and Designers Win World Acclaim
Africans are painting the world in a kaleidoscope of bold, vibrant color combinations and dazzling patterns. The rich fabrics and virtually unlimited selection of turbans and other festive headgear, bright scarves, colorful wraps, wearable art and elegant gowns that brightened our days and lit up our evenings in Morocco, Kenya, Ethiopia, Cameroon, Cote d'Ivoire Uganda, Benin, Ghana, Tanzania, Guinea and other African destinations, were simply outstanding. What's more, so were the creators. During the past decade as publishers, we've had the privilege of meeting several of the brightest stars in Africa's fashion galaxy, and thanks to the magic of serendipity, more will surely appear in the near future. As I've learned, in many African societies, the choice of colors and textiles has special significance to the wearer. For example, hats often tell stories of everyday life, with its struggles, spiced by uplifting periods of joie de vivre.
While I have lived and worked in various North and West African countries in my earlier career as an airline and travel agent, my media involvement has brought the importance of African fashion into sharp focus. How did this love affair start? Perhaps it was at the first Africa Travel Association Fashion Show, organized by Chief Margaret Fabiyi of Lagos, Nigeria. The 'Chief' has supplied many of my favorite wardrobe items ever since. Here are some brief comments about her and others in this fascinating field.
Fashions from the Spice Island: Zanzibar is an exotic East African paradise of balmy beaches, fragrant spices, Swahili lifestyle and rich cultural treasures. It was here during the ATA's Seventh Cultural and Ecotourism Symposium, hosted by Zanzibar Tourism, that Editor Jerry Bird and I had the good fortune to meet and get to know Farouque Abdela. Each of the many fashion items on display at the Zanzibar Beach Resort Hotel that day was an individual work of art, featured side by side with his partner's latest creations on canvas. An international fashion designer, Abdela has worked with Iman, Donna Karan, Christian Lacroix and other names in the world of fashion.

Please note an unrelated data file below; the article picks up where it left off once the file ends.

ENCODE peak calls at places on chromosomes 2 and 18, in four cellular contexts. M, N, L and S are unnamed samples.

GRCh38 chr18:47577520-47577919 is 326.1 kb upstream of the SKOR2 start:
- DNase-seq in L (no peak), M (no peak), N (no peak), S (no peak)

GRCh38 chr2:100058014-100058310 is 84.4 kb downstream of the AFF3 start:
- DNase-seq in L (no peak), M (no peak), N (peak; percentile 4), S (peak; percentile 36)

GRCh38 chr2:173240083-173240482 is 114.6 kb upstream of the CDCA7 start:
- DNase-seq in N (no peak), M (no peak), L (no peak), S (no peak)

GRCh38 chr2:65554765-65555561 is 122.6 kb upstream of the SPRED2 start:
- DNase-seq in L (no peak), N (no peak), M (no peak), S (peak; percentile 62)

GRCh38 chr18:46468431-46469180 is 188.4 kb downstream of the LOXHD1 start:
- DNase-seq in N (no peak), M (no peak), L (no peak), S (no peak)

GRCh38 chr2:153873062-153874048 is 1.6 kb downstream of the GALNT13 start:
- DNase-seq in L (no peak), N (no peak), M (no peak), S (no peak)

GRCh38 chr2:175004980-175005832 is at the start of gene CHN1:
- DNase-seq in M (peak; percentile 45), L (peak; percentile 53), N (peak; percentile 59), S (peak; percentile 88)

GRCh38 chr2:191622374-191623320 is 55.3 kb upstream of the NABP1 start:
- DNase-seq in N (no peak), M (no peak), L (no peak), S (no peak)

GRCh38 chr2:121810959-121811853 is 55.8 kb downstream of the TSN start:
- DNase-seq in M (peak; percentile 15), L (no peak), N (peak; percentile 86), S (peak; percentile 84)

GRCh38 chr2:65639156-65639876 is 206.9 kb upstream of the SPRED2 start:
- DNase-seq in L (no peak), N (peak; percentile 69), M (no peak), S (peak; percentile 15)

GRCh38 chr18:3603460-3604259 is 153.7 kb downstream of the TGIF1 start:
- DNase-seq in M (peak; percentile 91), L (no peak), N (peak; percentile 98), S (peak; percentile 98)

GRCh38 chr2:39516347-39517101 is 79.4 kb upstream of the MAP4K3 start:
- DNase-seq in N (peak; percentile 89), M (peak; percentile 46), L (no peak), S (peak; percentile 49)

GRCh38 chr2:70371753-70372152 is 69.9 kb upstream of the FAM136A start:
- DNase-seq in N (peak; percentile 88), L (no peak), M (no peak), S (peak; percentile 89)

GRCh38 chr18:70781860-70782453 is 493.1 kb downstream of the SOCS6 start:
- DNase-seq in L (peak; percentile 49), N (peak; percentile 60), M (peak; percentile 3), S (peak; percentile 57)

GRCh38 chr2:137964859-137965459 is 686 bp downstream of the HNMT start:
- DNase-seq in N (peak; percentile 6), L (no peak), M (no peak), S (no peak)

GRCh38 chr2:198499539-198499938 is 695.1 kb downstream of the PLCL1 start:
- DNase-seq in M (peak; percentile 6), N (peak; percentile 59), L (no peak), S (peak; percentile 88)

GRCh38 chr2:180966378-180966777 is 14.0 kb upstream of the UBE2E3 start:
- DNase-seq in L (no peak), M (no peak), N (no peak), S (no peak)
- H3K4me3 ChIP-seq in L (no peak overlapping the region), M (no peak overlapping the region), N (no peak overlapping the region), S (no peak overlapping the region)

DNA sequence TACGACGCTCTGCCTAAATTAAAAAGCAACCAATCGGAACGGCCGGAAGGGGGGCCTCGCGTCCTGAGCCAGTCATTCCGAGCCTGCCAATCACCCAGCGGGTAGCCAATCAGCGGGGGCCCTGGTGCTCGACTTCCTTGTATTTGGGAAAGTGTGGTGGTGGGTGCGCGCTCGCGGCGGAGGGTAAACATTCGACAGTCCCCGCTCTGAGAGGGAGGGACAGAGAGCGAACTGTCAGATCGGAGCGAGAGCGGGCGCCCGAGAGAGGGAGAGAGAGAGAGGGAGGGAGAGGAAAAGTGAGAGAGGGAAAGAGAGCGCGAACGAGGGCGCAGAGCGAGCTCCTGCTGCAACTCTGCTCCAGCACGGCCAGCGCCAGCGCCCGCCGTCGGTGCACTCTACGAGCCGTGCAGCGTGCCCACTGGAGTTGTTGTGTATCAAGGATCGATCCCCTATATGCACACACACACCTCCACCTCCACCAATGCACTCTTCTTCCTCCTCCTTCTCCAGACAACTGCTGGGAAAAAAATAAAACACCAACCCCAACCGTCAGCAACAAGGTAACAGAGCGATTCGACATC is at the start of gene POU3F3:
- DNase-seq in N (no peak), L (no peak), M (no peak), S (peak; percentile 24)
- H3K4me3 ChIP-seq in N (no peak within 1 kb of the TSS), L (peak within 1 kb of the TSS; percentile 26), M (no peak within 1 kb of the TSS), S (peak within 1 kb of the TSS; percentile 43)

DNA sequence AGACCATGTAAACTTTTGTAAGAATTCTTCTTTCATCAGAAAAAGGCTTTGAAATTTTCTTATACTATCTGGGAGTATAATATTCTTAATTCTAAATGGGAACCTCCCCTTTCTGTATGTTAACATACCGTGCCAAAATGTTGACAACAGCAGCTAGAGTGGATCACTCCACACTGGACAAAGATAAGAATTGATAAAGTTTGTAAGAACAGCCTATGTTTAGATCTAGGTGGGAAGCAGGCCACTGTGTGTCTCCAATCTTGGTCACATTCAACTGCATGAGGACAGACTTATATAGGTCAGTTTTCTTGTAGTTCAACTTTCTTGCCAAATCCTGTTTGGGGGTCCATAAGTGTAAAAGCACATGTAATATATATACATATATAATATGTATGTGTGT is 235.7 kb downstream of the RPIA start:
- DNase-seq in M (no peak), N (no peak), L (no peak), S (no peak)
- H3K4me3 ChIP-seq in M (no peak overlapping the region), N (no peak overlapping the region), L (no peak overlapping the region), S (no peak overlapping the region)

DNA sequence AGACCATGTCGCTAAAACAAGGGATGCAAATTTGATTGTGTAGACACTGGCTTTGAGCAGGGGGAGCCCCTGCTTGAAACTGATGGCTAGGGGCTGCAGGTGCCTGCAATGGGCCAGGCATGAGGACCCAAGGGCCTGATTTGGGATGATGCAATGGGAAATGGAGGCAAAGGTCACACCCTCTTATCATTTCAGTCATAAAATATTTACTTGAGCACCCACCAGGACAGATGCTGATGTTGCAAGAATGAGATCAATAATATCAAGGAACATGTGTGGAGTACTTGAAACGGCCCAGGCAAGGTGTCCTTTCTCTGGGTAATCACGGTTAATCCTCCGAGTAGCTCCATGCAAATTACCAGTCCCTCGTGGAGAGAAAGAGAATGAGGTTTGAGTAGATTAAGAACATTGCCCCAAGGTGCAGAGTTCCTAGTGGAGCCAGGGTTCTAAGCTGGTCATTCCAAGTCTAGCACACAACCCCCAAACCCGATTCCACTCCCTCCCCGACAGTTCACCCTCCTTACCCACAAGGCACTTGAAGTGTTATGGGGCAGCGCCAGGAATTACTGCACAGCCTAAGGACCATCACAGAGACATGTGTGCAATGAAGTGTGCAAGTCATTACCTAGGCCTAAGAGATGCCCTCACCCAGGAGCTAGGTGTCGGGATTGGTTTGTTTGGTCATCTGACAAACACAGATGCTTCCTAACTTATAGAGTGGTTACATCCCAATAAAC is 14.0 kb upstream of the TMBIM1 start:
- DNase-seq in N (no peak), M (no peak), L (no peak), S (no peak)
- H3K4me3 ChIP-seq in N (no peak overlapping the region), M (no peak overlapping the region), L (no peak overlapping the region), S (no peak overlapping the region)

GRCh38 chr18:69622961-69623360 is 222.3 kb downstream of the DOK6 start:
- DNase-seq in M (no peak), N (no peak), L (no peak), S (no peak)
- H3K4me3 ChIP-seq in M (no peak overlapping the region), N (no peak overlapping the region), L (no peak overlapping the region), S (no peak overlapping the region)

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Alphadi brings African Fashion to Europe: While returning to Paris after an exciting month of business, conferences and touring in Cameroon, we spent some quality time with Seidnaly Alphadi, whose African- inspired creations have taken Europe by storm. It seemed like half of the Cameroon Airlines plane was filled with models from a Fashion Show our friend had just staged in that Central African country. We continued our fascinating interview at the Charles de Gaulle Airport in Paris. Born in Niger, Alphadi's credentials include: Founder - Festival International de la Mode Africaine and President - Federation of African Creators. His global recognition includes the Chevalier de l'Ordre de Mérite de la France, Kora Fashion Award - South Africa, and Meilleur Styliste Africain - Fédération Française de la Couture et du Prêt à Porter.